Although Trump only focuses on the benefits of the United States, global trade will really become a positive-sum game if he can continuously enhance his trade policy.
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Newsletter 2018 No. 24
An Analysis of the Impact of Trump's Trade Policy on the Global Market
Dr. Ming-fang Tsai
Professor, Department of Industrial Economics, Tamkang University
November 16, 2018
Since the 2016 US presidential campaign Donald Trump has continued to point out that Chinese support for its own domestic industries has led to an excess supply of cheap exports over the past 10 years. This unfair industrial subsidy policy indirectly hurts many producers in the United States and results in plenty of workers losing their jobs. The policy does not only hurt producers in the US, but also destroys the world trade system. This is because free trade is based on fair trade. Free trade can create a positive-sum game due to comparative advantages in the Ricardian trade model. In contrast, the China-type trade creates a zero-sum gain because the Chinese government utilizes a discriminatory and exclusive policy to extract profits from its rivals.
Trump's trade policy and the shift in the supply chain in China
As trade tension between the United States and China escalates, firms in different kinds of brand-product supply chains also seriously plan to move to other south-east Asian countries to avoid Trump's tariff policy. The trade war will certainly decrease the total value of exports and in turn hurt the profits of export-oriented firms. A drop in exported goods and services will have a knock-on effect in demand for intermediate goods and services in China. A decrease in natural resources will further hurt some developing countries. Thus, the impact of US-China trade disputes on global trade is huge.
A report of the Economist Intelligence Unit (EIU) (2018) says, “Vietnam and Malaysia will benefit the most from the US-China trade war, particularly in low-end manufacturing of ICT products, such as intermediate components and manufacturing of consumer goods like mobile phones and laptops.” The Economist Intelligence Unit also points out that, “High taxes, limited land and expensive labour will prevent significant reshoring of ICT manufacturing operations from China back to these four markets.” That is, the impact of the US-China trade war on some south-east Asian countries is clear. Furthermore, the impact of the US-China trade war on South Korea, Japan, Taiwan and Singapore is limited because the ICT components produced by these countries are high-end and are not easily replaceable through import substitution.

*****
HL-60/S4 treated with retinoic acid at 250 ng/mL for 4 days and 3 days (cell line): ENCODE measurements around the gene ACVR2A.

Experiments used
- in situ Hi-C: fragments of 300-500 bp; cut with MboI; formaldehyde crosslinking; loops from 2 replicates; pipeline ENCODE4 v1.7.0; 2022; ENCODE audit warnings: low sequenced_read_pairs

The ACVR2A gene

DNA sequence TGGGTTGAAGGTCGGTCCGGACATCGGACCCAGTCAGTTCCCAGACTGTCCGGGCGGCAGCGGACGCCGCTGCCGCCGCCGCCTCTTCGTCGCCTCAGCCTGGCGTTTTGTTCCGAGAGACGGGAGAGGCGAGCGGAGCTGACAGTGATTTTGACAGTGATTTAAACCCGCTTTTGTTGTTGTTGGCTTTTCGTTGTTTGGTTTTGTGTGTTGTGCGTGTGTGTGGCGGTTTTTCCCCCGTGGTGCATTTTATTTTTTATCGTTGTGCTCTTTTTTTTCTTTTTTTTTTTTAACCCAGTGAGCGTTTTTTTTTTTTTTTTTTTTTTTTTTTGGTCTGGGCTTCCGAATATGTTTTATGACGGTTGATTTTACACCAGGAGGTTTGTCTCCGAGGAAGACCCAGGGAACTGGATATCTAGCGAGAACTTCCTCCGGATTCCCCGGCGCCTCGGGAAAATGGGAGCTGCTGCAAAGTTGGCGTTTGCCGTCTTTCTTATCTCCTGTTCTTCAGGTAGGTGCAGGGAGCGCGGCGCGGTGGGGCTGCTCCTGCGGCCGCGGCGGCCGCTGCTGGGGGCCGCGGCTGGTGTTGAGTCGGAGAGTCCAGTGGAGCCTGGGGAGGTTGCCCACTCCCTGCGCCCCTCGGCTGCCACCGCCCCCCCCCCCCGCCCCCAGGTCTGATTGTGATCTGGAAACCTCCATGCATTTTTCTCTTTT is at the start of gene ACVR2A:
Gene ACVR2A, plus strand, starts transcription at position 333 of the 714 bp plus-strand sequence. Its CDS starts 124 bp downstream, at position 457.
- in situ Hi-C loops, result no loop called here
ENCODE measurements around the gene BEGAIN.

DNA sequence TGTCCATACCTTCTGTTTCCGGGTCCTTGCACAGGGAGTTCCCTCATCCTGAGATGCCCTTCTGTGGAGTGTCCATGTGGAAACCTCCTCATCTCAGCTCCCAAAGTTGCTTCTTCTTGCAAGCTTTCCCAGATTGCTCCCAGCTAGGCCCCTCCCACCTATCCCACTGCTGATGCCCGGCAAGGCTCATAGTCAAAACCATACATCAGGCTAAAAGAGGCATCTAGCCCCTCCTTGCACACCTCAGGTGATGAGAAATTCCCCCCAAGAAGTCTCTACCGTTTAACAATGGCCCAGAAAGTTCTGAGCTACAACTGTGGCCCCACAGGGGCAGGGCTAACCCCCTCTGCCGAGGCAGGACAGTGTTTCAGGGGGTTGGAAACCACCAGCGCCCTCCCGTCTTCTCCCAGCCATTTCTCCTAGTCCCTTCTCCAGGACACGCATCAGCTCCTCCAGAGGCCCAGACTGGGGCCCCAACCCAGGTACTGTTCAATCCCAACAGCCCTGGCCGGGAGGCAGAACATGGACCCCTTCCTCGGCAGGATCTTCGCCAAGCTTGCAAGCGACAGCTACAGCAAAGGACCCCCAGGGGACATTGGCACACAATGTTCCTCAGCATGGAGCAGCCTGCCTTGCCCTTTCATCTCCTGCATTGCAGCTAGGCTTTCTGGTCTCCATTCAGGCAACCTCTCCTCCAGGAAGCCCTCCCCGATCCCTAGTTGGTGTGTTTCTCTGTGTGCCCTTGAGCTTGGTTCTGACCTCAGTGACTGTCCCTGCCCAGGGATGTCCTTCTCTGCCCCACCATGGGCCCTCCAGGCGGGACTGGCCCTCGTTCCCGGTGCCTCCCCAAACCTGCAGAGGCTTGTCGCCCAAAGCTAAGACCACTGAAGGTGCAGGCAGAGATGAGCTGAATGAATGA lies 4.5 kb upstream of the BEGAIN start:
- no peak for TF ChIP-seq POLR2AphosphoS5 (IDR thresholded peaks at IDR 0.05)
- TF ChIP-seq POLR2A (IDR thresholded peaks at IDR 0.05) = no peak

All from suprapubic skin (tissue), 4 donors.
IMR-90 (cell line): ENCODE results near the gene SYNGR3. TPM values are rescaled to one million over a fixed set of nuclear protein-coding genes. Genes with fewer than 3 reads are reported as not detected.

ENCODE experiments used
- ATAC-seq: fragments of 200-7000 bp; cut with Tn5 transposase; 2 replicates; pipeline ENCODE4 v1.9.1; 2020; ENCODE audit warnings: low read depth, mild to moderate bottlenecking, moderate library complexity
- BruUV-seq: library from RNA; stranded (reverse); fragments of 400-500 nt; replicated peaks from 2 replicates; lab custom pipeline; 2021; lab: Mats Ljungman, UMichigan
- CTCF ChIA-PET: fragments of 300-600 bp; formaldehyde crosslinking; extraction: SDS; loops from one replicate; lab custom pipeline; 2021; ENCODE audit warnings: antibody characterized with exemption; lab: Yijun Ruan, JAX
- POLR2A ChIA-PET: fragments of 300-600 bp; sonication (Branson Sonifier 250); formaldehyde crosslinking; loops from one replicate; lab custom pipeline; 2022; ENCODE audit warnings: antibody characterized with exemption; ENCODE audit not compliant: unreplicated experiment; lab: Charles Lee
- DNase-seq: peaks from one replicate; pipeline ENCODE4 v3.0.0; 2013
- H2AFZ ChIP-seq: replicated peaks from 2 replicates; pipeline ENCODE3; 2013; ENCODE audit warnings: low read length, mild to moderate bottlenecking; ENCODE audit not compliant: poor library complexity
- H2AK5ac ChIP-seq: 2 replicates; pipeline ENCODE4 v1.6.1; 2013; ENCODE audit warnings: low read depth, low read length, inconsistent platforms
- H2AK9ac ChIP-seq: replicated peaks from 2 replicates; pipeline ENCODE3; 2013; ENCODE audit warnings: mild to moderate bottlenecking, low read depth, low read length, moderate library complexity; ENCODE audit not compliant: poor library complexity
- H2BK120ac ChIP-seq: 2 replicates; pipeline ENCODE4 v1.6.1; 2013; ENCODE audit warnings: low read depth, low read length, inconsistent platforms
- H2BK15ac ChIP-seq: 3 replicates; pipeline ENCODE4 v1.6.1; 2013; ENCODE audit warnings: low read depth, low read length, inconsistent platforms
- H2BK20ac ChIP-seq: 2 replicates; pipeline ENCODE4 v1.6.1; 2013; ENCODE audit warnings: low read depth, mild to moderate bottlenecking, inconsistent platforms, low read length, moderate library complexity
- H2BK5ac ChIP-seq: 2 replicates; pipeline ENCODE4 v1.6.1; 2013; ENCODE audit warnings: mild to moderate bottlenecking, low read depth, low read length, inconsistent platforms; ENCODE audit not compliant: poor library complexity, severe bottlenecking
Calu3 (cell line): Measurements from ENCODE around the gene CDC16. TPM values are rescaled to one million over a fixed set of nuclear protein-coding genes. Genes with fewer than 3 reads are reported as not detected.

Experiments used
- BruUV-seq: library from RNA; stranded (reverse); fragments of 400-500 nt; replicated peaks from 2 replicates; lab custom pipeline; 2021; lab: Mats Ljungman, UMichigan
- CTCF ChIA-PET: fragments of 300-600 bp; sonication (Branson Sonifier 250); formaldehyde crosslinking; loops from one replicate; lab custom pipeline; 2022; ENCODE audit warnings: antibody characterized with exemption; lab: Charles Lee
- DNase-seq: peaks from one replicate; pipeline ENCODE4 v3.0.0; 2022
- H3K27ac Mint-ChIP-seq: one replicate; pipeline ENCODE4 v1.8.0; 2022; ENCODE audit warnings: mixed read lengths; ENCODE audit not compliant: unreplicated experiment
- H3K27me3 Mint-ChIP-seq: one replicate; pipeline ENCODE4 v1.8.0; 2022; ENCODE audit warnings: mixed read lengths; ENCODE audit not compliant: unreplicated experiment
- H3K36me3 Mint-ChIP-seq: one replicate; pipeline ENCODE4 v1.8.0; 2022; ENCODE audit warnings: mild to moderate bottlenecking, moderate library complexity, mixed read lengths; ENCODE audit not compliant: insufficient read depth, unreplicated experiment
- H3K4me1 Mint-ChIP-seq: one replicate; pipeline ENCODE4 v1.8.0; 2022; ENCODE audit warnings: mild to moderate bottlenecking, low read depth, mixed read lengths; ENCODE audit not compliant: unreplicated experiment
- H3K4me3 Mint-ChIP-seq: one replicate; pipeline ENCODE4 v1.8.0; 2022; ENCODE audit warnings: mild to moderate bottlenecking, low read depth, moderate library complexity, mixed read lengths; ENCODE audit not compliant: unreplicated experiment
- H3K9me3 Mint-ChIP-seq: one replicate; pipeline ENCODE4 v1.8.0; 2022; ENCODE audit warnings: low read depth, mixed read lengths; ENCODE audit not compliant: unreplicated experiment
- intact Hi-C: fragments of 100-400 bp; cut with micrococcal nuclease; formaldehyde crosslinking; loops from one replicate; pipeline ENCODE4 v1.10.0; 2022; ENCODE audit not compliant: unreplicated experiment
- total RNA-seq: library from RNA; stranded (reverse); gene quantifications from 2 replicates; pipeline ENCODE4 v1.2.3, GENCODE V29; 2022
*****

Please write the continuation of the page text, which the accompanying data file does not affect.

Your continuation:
The agenda of Trump's trade policy and the issue of technology-theft in China
The Office of the United States Trade Representative (USTR) announced that Donald Trump has agreed to impose 30% tariffs on solar imports and 50% tariffs on washing machines, respectively, in January 22 of this year. On June 15, Trump declared that the United States would impose a 25% tariff on $50 billion of Chinese exports. $34 billion would start July 6. On July 10, the U.S. released an initial list of the additional $200 billion of Chinese goods that would be subject to a 10% tariff. China assured the US it would retaliate with additional tariffs on American goods worth $60 billion annually two days later. On August 8, the Office of the United States Trade Representative published a list of 279 Chinese goods, worth $16 billion, to be subject to a 25% tariff from August 23. China also responded with its own tariffs of equal value when Trump's tariff scheme comes into operation.